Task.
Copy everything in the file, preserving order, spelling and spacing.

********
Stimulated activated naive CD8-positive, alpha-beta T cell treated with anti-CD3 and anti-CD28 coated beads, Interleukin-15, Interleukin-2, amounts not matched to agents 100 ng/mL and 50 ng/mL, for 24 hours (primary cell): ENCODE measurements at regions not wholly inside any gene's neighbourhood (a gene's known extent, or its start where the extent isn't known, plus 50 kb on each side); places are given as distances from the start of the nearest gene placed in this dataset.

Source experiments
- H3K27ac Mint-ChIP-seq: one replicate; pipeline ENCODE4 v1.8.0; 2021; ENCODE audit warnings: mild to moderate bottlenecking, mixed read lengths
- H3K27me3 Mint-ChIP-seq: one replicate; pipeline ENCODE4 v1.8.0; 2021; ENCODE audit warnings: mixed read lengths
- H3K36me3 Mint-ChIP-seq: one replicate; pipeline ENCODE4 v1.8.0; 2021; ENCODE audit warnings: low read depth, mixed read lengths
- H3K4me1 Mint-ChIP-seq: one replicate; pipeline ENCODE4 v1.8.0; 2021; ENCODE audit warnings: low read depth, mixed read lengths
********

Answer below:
Stimulated activated naive CD8-positive, alpha-beta T cell treated with anti-CD3 and anti-CD28 coated beads, Interleukin-15, Interleukin-2, amounts not matched to agents 100 ng/mL and 50 ng/mL, for 24 hours (primary cell): ENCODE measurements at regions not wholly inside any gene's neighbourhood (a gene's known extent, or its start where the extent isn't known, plus 50 kb on each side); places are given as distances from the start of the nearest gene placed in this dataset.

Source experiments
- H3K27ac Mint-ChIP-seq: one replicate; pipeline ENCODE4 v1.8.0; 2021; ENCODE audit warnings: mild to moderate bottlenecking, mixed read lengths
- H3K27me3 Mint-ChIP-seq: one replicate; pipeline ENCODE4 v1.8.0; 2021; ENCODE audit warnings: mixed read lengths
- H3K36me3 Mint-ChIP-seq: one replicate; pipeline ENCODE4 v1.8.0; 2021; ENCODE audit warnings: low read depth, mixed read lengths
- H3K4me1 Mint-ChIP-seq: one replicate; pipeline ENCODE4 v1.8.0; 2021; ENCODE audit warnings: low read depth, mixed read lengths